Sweet December in Store for ‘Santa Claus’ Heirs


     MANHATTAN (CN) – The rights to the popular Christmas song “Santa Claus is Coming to Town” should revert back to the heirs of the songwriter next year, the Second Circuit ruled on Thursday.
     Writing for the three-judge panel, U.S. Circuit Judge Debra Ann Livingston said the rights to the popular Christmas song should revert to the heirs of John Frederick Coots, one of its writers, instead of being held by music publishing company EMI Feist Catalog.
     The ruling is the latest in an eight-year legal battle between the parties and reverses a previous decision by the Manhattan Federal Court which stipulated EMI would hold the rights until 2029. Barring an appeal, the rights to the song will now revert back to Coots’ heirs in December 2016.
     J. Frederick Coots wrote “Santa Claus is Coming to Town” with Haven Gillespie in the early 1930s, and it was first performed on Eddie Cantor’s radio show in November 1934. Despite it being the depth of the Great Depression, Cantor’s rendition of the song reportedly sold over 30,000 records and moved 100,000 copies of the sheet music in just 24 hours.
     It has since been recorded by everyone from Frank Sinatra to the Beach Boys to Miley Cyrus to Bruce Springsteen and the E Street Band, whose Dec. 12, 1975 live performance at C.W. Post College in New York became a classic rock staple.
     Coots and Gillespie sold the copyright to EMI predecessor Leo Feist Inc. in 1934, and a subsequent 1951 revision to the deal assigned the songs copyright to Feist in exchange for royalties, with an expiration date of 1990.
     The successor to Feist, Robbins Music Corporation, then agreed to pay Coots’ children annual bonuses of $100,000 from 1981 to 1995.
     In the meantime, Congress enacted what Judge Livingston described as a “complex statutory regime” — the 1976 Copyright Act — that afforded authors and their heirs the right to terminate previous copyright grants under certain circumstances.
     The plaintiffs subsequently sent EMI two termination notices, but the entertainment industry giant maintained the original agreement was iron-clad and that it maintained the rights.
     In 2009 Gillespie’s heirs sued EMI, alleging the music company stole the rights to the song (as well as others in Gillespie’s catalogue) just before he died, and while he was “mentally impaired” from lifelong alcoholism.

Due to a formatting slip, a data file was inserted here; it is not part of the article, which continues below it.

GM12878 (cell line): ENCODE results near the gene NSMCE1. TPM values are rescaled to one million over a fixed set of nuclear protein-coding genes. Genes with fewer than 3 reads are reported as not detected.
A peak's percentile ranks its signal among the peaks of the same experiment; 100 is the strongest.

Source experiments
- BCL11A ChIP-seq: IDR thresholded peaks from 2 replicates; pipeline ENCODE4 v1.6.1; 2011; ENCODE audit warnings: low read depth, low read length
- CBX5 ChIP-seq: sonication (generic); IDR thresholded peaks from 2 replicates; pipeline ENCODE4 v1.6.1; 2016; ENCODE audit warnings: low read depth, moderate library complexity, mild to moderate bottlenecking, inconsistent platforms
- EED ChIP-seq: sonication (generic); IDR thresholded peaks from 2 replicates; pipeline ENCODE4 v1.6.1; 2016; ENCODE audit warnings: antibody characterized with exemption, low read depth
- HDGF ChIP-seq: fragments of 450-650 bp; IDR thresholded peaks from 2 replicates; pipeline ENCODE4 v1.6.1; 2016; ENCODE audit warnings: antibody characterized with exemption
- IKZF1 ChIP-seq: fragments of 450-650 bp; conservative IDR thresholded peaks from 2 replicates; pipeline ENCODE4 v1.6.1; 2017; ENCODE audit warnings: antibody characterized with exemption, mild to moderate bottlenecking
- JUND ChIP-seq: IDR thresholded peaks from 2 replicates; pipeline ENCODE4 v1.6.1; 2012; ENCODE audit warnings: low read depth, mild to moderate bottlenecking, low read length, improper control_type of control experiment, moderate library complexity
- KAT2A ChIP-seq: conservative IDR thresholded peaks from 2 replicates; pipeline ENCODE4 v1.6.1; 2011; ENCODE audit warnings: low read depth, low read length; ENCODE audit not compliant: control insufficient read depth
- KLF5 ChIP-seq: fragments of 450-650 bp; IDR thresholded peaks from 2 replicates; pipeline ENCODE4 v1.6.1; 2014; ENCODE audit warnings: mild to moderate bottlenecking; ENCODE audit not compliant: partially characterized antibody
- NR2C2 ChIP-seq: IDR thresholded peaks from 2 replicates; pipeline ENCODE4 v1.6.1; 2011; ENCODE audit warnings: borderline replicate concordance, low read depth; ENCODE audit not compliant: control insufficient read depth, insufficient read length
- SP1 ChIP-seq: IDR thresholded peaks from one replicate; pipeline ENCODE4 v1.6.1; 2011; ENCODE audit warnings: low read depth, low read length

The suit asked for a declaratory judgment that would honor either the 2007 or 2012 termination notices, which would terminate EMI’s hold over the copyright in 2016 or 2021, respectively.
     A similar lawsuit by Coots’ heirs was filed in 2011. Years of legal wrangling between Coots’ heirs and EMI ensued, with the music company stating its copyright “has not been and cannot be terminated.”
     The district court agreed, granting summary judgment to EMI, prompting the heirs to appeal.
     On review, the Second Circuit held the original 1951 agreement between plaintiffs and EMI no longer counted, and that the more recent 1981 agreement-and the subsequent termination notices under that agreement-should have held sway over the copyright.
     EMI had argued that, because the 1981 termination notice was never recorded, it shouldn’t have counted and that it should have been entitled to ownership of the song’s full copyright.
     But Livingston said that fact was irrelevant, however, because the 1981 agreement would hold up either way. “And for deciding whether plaintiffs’ termination notices pursuant to [federal copyright law] are valid, that is all that matters,” she wrote.
     Livingston continued: “At the start, our conclusion that the 1981 Agreement became the operative source of EMI’s rights immediately upon its execution suggests that even if EMI’s premise that the 1981 agreement ‘covers the right to publication’ were sound, publication would have occurred under that agreement in 1981.”
     “Thus,” she said, “even the alternative calculation method that EMI prefers would yield an earliest-possible termination date of 2016. Regardless, EMI’s premise is incorrect.
     “In sum: EMI does not dispute that the 1981 Agreement was executed on December 15, 1981. Because that grant was ‘executed by the author’ and does not ‘cover the right of publication,’ it is terminable … starting on December 15 2016 — which is the effective date of termination stated in the 2007 Termination Notice. Accordingly, we conclude that the 2007 Termination Notice will terminate the 1981 Agreement on that date,” Livingston concluded.

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